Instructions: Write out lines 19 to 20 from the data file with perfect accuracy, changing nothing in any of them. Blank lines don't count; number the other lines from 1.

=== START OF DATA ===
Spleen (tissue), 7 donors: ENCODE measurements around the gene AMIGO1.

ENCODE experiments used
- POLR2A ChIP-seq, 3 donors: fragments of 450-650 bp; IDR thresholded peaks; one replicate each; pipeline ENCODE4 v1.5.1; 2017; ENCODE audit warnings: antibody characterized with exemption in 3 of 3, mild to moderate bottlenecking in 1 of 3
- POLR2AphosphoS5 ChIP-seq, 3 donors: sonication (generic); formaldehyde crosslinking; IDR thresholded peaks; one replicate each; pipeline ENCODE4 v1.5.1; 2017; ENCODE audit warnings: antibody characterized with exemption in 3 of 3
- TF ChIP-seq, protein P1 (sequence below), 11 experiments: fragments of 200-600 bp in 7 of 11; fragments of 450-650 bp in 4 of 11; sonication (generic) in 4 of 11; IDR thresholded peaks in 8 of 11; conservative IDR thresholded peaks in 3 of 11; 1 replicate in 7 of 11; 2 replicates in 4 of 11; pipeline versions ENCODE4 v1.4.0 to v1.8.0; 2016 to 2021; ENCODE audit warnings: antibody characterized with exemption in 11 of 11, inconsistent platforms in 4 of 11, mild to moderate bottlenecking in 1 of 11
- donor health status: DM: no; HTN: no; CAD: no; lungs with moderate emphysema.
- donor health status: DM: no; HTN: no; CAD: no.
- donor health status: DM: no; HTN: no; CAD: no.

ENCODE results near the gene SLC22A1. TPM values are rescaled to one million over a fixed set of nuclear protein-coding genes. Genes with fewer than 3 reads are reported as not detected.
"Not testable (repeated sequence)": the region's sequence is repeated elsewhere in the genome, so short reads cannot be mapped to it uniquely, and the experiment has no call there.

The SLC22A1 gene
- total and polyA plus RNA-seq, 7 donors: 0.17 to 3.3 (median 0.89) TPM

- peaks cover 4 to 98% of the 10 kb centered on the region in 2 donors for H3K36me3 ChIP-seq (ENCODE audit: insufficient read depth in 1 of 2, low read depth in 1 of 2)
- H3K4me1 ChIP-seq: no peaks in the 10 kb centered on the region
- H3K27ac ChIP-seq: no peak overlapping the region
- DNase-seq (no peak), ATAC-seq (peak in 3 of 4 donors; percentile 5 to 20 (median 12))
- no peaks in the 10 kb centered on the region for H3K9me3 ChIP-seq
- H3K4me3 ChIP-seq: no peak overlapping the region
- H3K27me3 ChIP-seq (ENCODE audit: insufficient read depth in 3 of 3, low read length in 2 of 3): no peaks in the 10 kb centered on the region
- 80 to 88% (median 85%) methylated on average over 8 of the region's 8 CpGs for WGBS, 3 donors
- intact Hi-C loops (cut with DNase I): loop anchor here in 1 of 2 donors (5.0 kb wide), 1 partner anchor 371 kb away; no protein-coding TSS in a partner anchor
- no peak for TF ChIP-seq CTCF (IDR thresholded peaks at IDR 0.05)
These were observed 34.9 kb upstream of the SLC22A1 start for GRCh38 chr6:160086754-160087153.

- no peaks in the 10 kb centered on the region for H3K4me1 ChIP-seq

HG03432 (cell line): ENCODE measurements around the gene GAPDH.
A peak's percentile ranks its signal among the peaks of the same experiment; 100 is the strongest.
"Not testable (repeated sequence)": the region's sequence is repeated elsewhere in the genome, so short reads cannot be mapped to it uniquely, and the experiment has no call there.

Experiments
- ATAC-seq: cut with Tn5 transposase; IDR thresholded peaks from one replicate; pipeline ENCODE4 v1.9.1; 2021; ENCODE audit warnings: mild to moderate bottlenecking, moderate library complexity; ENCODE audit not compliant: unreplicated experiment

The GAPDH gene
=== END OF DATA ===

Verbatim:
- H3K27me3 ChIP-seq (ENCODE audit: insufficient read depth in 3 of 3, low read length in 2 of 3): no peaks in the 10 kb centered on the region
- 80 to 88% (median 85%) methylated on average over 8 of the region's 8 CpGs for WGBS, 3 donors